Andrew W.K. is attempting to break the world drumming record for longest drumming session at a retail store. It’s happening in Time Square which happens to be right near the Bloomsbury offices so I’ll see you there!
TONIGHT!!! Wednesday, June 19th, 2013 at 7:00pm EST until TOMORROW! Thursday, June 20th, 2013, 7pm EST.
OMusicAwards.com and at the Oakley Store in Times Square, New York City (northwest corner of Broadway and 44th Street).
So…we’re giving you a little taste of what’s to come in the 33 1/3 on I Get Wet.
You’ll have to wait until January to read Phillip Crandall’s brilliant book on Andrew W.K. but in the meantime here’s the preface to wet your appetite.
From Andrew W.K.’s I Get Wet by Phillip Crandall, publishing January 2, 2014
“Isn’t that fun?” – Wendy Wilkes
Andrew is standing on his Los Angeles kitchen floor, but he could topple over in a projectile-heaving daze any second now. Seeing his wobbly reaction playing out exactly to script, Wendy Wilkes is ready with Step 2 of her devious master plan.
As a girl growing up in Northern California’s Bay Area, Wendy spent 360-some days of her year ticking off boxes until the next Walnut Festival. Commencing as summer turns to autumn in Walnut Creek, the festival officially celebrates the beloved crop whose groves replaced area vineyards during Prohibition. Whatever the reasoning, it was young Wendy’s opportunity to enjoy rides that only got more twisty, twirly, and exciting with each passing year. Wendy went on to study English during the Lew Alcindor-era at UCLA and, after graduation, train as a paralegal during that profession’s infancy. There, she met Jim Krier, a professor of law who would later co-write the preeminent casebook, Property. In Jim, she would find love, happiness, and a life confined to lame merry-go-rounds.
“I quickly found out that this guy was not going on any ride with me ever unless it stayed on the ground,” Wendy says. “I was doomed.”
So when Wendy gave birth to Andrew in May 1979 — “I was delighted to have a son,” Jim says, (and) I went home and told the dog we had a boy in the family, then three hours later went off to teach” — the mother saw, amongst many adorable first-child traits, a partner in rollercoaster-riding. Shortly after Andrew learned to walk, Wendy put her plan into action.
Wendy led Andrew into the kitchen and picked him up, placing her arms under his tush and his arms around her neck. Holding his body tightly against hers, she began twirling around, hoping some vertigo would shake his equilibrium to the diaper-donning core. After three or four intense spins, Wendy bent down to stand Andrew up on the kitchen floor.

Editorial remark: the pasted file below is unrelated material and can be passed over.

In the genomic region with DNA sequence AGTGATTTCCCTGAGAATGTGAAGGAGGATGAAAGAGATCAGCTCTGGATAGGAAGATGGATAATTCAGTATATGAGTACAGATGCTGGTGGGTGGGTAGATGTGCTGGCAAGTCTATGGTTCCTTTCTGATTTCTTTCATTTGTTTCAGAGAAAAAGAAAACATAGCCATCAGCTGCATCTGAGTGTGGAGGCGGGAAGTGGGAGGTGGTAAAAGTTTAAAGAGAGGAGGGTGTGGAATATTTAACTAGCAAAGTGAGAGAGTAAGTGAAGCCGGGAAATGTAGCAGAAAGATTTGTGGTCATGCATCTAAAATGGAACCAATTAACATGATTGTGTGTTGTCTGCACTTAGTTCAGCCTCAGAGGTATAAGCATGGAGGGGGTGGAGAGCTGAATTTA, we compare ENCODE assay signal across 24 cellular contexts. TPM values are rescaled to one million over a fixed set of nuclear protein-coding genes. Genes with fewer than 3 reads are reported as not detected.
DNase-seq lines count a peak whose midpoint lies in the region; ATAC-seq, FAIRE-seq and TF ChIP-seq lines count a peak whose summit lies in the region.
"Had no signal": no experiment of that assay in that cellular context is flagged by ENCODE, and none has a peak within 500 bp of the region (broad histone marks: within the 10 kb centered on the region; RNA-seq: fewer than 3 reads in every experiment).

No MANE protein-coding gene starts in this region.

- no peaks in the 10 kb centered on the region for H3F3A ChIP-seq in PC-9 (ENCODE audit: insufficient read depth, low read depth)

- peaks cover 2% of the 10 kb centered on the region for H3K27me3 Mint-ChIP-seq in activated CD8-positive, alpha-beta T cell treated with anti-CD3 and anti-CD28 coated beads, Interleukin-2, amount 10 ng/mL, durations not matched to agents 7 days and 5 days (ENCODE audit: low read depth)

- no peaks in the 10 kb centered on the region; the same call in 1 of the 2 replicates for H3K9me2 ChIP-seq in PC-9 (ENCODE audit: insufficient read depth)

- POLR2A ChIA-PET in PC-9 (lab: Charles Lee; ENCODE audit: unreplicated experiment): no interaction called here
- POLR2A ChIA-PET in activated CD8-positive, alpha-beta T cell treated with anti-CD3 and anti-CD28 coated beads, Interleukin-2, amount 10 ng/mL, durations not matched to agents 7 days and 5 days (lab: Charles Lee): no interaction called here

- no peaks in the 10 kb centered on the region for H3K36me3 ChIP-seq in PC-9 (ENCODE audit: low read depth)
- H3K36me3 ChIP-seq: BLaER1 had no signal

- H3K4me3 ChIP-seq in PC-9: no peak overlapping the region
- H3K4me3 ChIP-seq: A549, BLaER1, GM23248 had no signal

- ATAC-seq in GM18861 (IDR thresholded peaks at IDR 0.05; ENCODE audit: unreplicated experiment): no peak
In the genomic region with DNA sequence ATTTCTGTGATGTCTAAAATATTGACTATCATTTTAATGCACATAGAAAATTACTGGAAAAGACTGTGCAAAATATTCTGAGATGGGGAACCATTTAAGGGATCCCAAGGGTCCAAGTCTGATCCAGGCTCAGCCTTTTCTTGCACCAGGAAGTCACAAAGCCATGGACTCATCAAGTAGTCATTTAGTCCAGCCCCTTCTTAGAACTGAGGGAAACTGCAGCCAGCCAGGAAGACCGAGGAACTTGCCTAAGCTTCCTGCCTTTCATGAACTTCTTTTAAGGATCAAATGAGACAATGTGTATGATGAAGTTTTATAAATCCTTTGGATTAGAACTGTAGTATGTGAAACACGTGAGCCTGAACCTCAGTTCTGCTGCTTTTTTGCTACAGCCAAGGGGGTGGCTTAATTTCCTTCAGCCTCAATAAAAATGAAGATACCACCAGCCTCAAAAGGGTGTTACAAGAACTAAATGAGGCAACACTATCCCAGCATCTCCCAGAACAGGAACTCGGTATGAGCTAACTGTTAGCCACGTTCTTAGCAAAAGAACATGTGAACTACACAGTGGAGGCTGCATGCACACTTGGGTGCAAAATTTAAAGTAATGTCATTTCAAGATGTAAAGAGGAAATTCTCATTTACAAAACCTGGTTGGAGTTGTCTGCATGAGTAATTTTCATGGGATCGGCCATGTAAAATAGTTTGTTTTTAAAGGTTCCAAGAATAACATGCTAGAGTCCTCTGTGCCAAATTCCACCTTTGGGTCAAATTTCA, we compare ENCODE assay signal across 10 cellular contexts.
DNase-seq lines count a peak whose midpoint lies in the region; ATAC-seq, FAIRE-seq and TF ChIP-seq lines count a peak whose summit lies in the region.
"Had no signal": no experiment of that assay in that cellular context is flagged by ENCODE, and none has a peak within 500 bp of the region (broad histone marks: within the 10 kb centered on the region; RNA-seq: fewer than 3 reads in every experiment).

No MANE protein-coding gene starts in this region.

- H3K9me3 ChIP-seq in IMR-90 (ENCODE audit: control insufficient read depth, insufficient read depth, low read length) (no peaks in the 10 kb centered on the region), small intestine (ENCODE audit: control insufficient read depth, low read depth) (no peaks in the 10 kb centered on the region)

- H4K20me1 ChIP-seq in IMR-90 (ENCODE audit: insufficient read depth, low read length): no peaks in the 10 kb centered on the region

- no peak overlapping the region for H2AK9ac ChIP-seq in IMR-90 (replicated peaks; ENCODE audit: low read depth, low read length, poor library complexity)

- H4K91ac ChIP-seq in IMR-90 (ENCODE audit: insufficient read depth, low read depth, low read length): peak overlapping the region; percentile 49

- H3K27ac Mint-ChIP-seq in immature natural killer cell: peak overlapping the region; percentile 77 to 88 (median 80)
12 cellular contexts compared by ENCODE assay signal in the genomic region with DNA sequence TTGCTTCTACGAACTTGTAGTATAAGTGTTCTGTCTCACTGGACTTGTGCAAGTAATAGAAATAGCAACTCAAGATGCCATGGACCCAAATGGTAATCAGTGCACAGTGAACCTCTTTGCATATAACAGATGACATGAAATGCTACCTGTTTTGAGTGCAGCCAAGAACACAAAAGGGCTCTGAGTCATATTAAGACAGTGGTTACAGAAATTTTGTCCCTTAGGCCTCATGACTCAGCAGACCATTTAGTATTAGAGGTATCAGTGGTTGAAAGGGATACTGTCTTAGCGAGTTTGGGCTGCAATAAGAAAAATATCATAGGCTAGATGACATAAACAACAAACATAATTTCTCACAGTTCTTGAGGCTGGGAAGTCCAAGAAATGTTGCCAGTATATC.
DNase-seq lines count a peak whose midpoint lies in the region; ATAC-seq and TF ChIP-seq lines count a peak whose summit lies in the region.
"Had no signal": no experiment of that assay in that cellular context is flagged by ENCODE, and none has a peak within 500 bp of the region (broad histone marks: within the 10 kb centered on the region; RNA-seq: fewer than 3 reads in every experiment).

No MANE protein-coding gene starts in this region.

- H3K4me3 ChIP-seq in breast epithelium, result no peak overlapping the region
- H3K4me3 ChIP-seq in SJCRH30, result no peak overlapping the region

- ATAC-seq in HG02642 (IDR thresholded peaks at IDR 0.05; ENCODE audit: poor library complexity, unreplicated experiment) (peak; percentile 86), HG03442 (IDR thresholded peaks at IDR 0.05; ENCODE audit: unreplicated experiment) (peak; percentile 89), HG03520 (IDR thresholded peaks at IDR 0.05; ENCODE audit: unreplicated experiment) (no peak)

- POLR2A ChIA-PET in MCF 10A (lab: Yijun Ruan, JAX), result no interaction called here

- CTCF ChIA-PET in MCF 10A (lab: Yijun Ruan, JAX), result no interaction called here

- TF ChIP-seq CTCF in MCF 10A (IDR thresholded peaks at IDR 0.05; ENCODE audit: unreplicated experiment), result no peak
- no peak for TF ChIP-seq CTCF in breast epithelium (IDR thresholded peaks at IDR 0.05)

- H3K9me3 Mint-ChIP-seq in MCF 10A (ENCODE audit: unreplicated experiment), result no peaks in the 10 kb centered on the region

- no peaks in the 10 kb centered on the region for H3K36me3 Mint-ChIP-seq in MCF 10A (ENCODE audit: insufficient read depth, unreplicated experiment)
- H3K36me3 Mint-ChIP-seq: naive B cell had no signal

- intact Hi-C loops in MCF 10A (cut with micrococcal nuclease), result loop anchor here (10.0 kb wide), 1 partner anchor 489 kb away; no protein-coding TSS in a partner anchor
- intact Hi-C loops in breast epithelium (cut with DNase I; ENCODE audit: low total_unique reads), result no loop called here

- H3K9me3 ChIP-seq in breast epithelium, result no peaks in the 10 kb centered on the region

If body language is any indication, this kid has no clue what’s happened or why his body is responding accordingly. He looks to his mom, who, as the spinner, created this internal mayhem and perhaps has an explanation as to why the dishtowels are waving. In this instance, the dosage of spin needed to carry out Step 1 — getting a toddler dizzy — would not impair the spinner’s ability to carry out the second and most important step of this plan.
Allowing for the dizzy effect to make just enough of an impression on the young brain, Wendy looks Andrew in the eyes and, in a gesture quite opposite to bringing him to barf’s edge, lays some comforting mother-voice on thick.
“Isn’t that fun?”
The child, reassured by his mother’s acknowledgement and approval of the feeling, laughs.
“Don’t you love that?” The child, not unlike one who falls but cries only upon being coddled with sad reactionary faces, laughs some more. “Do it again!” Andrew commands.
The plan has worked. Little Andrew yearns to push the limits of dizzying intensity again and again in that kitchen. As boxes keep ticking, they take the game to their new kitchen in Ann Arbor, Michigan. From there, they’ll take it outside, where Wendy will hold Andrew by the outstretched hands and spin until the earth blurs below.
“Isn’t that even more fun,” she asks. “That’s so much more fun than twirling with Mom holding you! You can twirl way out there really fast.”
The child, instinctively now, laughs some more. And when the child gets a baby brother, Wendy will repeat the process. “Each boy, same thing,” Wendy says, proud of her efforts and thankful for a life not spent on merry-go-rounds.
“They are perfect. They go on everything.”